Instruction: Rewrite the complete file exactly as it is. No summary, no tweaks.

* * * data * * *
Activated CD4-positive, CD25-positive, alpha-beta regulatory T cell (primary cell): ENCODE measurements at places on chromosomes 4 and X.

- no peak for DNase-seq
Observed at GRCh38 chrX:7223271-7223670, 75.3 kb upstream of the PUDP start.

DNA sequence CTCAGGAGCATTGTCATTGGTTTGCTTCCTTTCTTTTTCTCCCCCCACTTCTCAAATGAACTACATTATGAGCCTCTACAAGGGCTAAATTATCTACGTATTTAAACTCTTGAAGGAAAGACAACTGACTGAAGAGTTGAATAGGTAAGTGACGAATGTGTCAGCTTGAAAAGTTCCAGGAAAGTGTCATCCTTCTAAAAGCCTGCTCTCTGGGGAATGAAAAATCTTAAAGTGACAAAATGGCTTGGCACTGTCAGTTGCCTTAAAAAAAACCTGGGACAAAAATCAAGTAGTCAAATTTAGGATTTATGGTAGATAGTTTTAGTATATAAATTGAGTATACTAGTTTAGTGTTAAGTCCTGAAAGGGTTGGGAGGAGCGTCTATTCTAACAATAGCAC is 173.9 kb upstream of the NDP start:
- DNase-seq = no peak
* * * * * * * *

Activated CD4-positive, CD25-positive, alpha-beta regulatory T cell (primary cell): ENCODE measurements at places on chromosomes 4 and X.

- no peak for DNase-seq
Observed at GRCh38 chrX:7223271-7223670, 75.3 kb upstream of the PUDP start.

DNA sequence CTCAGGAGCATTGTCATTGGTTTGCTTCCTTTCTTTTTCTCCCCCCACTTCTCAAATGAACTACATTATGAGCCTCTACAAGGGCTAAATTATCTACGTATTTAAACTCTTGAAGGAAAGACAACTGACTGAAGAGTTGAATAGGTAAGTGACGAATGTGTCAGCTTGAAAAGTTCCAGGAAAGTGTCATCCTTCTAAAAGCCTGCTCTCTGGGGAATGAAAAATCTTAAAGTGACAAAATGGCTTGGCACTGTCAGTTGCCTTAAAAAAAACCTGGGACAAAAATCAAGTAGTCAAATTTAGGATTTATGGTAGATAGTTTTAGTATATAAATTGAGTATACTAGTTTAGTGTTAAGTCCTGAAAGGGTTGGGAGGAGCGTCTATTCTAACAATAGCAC is 173.9 kb upstream of the NDP start:
- DNase-seq = no peak